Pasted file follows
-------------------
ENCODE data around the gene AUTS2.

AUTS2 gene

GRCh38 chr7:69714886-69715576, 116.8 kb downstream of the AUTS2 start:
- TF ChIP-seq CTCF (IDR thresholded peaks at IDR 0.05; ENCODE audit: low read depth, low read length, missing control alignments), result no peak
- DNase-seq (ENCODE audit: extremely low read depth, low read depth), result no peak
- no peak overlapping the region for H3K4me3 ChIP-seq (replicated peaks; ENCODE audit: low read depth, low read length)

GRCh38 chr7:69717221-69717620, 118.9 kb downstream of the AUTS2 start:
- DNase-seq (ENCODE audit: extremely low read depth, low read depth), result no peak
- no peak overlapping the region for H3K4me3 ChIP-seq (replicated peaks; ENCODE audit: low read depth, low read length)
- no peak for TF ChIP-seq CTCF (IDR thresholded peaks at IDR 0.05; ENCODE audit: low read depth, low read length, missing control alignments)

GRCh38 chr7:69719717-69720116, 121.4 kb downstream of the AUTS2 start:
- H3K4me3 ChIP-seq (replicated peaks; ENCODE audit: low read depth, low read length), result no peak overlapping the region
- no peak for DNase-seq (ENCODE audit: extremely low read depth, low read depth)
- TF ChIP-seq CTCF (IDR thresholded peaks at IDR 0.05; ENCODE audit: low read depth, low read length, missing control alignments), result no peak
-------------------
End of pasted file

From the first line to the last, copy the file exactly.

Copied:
ENCODE data around the gene AUTS2.

AUTS2 gene

GRCh38 chr7:69714886-69715576, 116.8 kb downstream of the AUTS2 start:
- TF ChIP-seq CTCF (IDR thresholded peaks at IDR 0.05; ENCODE audit: low read depth, low read length, missing control alignments), result no peak
- DNase-seq (ENCODE audit: extremely low read depth, low read depth), result no peak
- no peak overlapping the region for H3K4me3 ChIP-seq (replicated peaks; ENCODE audit: low read depth, low read length)

GRCh38 chr7:69717221-69717620, 118.9 kb downstream of the AUTS2 start:
- DNase-seq (ENCODE audit: extremely low read depth, low read depth), result no peak
- no peak overlapping the region for H3K4me3 ChIP-seq (replicated peaks; ENCODE audit: low read depth, low read length)
- no peak for TF ChIP-seq CTCF (IDR thresholded peaks at IDR 0.05; ENCODE audit: low read depth, low read length, missing control alignments)

GRCh38 chr7:69719717-69720116, 121.4 kb downstream of the AUTS2 start:
- H3K4me3 ChIP-seq (replicated peaks; ENCODE audit: low read depth, low read length), result no peak overlapping the region
- no peak for DNase-seq (ENCODE audit: extremely low read depth, low read depth)
- TF ChIP-seq CTCF (IDR thresholded peaks at IDR 0.05; ENCODE audit: low read depth, low read length, missing control alignments), result no peak